In contrast, the non-farm, non-food interests involved in ethanol distillation and distribution—hedge funds, equity funds, mega-cartel firms such as Cargill, ADM, Valero, Chevron, and others, can have their ethanol stake-holdings frozen and sorted out later.
Secondly, stop the food commodity speculation. Put price controls on food during the emergency, including on farm input commodities. Do what the Commodity Futures Trading Commission has outstandingly not done under the Dodd-Frank fake financial-reform bill: Bar gambling on the Chicago Board of Trade by non-food-user speculators. Limit their access and position holdings, and penalize them for any violations. At present 80% of the trading on the CBOT in corn and similar basics, is done by non-users of the commodity.
Thirdly, launch a food-production mobilization with short- and long-term actions. More area for planting can be made available, by freeing up all the land appropriate for cultivation in the 30 million acres currently in the Conservation Reserve Program; this must be done with no penalties placed on the enrolled farmers, whose land will then come back into production. This former CRP acreage will add greatly to the 320 million acres now being cropped nationally.
All other requirements for lifting short-term national production should be mustered, including credit, and availability of inputs—seeds, fertilizer, chemicals, and aid for transportation and power. To make up for some of the Winter wheat sowing that can't be made this Fall in the Texas/Oklahoma/Kansas region, compensatory planting should be mustered wherever else possible.
Finally, reintroducing Glass-Steagall is the gateway for new conditions, under which credit can be advanced for the continental-scale North American Water and Power Alliance (NAWAPA), to create vast new agriculture potential in the Western states and Canadian Prairie Provinces. In addition, the unfinished, off-the-shelf, smaller regional projects—such as the Pick-Sloan, Missouri River Basin projects, for flood control, power, navigation, and agriculture—must be resumed and completed. Governors of the Missouri River Basin states have started meeting, to forge a new perspective on what the Army Corps of Engineers should be doing. Finish the 1940s Missouri River Basin Project!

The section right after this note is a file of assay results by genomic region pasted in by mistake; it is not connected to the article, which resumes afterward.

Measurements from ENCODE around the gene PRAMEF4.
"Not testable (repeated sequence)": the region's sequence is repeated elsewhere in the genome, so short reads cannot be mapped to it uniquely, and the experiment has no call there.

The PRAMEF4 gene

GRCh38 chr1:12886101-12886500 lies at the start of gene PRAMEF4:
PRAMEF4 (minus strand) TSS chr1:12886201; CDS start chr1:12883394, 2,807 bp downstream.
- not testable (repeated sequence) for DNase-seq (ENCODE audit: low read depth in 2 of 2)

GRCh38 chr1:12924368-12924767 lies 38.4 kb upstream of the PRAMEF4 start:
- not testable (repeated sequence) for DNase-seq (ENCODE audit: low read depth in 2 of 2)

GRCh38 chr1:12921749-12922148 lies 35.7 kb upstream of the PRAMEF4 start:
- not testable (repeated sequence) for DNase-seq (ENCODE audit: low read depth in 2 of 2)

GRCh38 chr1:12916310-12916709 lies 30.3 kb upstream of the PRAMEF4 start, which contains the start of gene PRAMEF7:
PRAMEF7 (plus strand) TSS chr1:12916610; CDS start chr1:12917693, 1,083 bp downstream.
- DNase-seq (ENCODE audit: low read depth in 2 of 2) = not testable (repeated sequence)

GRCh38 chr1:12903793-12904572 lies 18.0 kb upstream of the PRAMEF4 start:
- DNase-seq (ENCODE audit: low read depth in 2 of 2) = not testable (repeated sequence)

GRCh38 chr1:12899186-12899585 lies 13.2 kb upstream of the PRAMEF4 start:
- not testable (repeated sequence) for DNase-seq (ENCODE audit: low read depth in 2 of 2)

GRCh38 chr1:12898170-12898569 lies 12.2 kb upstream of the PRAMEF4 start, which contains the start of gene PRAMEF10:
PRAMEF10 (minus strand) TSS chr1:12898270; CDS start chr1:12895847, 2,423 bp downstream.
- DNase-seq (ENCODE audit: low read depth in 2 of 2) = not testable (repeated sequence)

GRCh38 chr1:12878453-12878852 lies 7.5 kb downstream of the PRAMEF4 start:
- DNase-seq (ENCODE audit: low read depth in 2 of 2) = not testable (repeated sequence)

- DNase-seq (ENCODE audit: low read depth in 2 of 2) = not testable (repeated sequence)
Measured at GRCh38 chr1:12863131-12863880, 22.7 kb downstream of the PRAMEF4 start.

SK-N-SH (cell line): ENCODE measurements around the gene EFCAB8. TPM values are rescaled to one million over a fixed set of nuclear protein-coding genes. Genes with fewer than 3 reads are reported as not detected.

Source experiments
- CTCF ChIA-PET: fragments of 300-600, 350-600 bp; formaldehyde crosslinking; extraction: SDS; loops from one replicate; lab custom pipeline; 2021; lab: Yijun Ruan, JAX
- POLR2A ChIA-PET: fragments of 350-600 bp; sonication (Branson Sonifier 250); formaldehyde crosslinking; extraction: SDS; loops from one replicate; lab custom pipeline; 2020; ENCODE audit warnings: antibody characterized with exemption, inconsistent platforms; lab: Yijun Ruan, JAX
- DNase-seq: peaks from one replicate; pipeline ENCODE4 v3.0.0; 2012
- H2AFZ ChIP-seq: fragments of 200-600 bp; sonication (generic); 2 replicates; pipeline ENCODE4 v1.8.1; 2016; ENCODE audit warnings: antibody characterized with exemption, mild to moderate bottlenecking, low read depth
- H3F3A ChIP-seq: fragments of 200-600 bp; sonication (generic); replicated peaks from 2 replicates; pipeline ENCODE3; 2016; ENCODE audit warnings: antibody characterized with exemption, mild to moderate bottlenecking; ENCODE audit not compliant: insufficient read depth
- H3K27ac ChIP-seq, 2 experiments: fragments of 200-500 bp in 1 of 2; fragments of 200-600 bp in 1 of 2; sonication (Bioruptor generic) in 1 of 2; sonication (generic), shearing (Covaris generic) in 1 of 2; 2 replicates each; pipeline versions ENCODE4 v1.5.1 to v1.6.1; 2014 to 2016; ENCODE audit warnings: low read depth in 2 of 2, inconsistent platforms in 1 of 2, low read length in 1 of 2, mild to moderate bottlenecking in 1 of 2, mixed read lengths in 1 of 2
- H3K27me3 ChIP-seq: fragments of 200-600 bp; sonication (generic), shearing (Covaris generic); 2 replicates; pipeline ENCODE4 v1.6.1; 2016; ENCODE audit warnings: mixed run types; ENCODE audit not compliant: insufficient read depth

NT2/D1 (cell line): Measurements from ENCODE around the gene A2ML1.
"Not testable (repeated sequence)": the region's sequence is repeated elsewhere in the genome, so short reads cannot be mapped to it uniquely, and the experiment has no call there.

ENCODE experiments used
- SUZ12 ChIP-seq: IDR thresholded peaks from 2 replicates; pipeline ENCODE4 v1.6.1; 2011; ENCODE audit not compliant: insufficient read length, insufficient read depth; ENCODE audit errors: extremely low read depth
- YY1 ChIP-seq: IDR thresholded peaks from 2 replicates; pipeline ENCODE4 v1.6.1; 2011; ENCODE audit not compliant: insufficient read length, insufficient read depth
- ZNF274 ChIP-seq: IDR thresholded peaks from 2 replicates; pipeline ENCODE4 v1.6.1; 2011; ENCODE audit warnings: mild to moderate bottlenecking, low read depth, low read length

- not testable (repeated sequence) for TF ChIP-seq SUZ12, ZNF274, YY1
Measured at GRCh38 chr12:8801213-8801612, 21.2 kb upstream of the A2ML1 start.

Likewise, the 10,000-plus upper watershed dams and water management improvements undertaken after World War II by the USDA and local entities, but then neglected, must be put back on the urgent agenda for flood control and agriculture.
For Food Security, Remove Obama
At the Sept. 14 Congressional hearing, several witnesses gave specifics on how they had asked the Obama Administration, specifically Agriculture Secretary Tom Vilsack, for action on ways to restore stability and adequacy in the grain supply, but have been utterly ignored. For example, the National Pork Producers (NPPC) representative, Randy Spronk, from Minnesota, said:
"NPPC has asked USDA to address potential feed-grain shortages, requesting that non-environmentally sensitive farm acres enrolled in the Conservation Reserve Program be released early and without penalty, so that they may be planted to crops. Additionally, it asked the agency to consider allowing farmers to plant crops after they have received 'prevented-planting' insurance payments [for weather-ruined crops; after which short-season crops have so far been barred from being sown—ed.]. It also has requested that a contingency plan be developed should corn demand exceed supply. USDA has yet to take action to address the potential feed-grain crisis."